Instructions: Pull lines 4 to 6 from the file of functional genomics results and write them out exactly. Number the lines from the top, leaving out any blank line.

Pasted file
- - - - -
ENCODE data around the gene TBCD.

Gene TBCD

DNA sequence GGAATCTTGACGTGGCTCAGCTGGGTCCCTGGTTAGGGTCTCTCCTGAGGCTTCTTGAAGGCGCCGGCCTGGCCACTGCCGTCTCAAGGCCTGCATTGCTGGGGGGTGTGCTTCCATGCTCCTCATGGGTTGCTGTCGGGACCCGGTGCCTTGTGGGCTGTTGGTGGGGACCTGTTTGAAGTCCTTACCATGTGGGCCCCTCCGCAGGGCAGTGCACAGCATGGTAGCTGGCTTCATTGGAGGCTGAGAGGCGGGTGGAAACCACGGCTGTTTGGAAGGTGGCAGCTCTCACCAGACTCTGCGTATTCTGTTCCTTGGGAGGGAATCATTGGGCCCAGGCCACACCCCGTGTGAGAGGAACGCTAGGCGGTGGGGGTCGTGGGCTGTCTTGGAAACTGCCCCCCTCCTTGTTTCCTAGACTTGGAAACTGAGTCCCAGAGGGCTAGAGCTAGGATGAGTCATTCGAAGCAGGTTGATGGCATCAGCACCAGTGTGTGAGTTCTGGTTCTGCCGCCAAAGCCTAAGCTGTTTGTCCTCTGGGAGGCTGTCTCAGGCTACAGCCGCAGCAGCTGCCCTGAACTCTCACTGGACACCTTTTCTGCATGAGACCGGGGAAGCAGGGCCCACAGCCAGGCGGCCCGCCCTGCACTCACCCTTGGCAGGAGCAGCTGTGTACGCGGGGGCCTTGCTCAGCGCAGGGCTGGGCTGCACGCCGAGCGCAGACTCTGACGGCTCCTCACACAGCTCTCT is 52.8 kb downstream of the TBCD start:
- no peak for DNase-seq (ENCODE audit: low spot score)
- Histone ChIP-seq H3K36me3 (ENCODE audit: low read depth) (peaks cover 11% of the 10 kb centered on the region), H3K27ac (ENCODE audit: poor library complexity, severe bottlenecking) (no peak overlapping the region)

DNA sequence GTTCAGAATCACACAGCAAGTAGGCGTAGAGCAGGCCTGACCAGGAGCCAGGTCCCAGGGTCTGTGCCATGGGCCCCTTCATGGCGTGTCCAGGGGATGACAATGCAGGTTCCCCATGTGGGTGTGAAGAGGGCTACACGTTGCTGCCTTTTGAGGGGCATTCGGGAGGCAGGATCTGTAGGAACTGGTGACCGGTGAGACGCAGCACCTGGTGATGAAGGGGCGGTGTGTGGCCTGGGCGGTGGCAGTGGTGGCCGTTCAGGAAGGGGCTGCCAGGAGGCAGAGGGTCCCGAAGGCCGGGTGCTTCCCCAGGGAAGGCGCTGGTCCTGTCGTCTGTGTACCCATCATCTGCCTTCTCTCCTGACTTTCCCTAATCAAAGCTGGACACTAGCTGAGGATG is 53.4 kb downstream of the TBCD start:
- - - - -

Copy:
- no peak for DNase-seq (ENCODE audit: low spot score)
- Histone ChIP-seq H3K36me3 (ENCODE audit: low read depth) (peaks cover 11% of the 10 kb centered on the region), H3K27ac (ENCODE audit: poor library complexity, severe bottlenecking) (no peak overlapping the region)

DNA sequence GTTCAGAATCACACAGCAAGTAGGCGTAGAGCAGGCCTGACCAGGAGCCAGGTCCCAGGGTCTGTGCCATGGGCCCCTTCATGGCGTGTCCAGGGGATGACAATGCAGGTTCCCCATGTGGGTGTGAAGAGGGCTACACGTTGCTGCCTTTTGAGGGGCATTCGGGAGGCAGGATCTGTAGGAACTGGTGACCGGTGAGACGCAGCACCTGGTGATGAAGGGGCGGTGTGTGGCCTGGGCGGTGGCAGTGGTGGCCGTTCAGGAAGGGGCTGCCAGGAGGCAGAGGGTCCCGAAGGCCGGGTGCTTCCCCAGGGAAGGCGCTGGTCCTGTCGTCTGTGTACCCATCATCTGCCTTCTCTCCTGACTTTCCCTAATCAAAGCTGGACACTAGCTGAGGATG is 53.4 kb downstream of the TBCD start: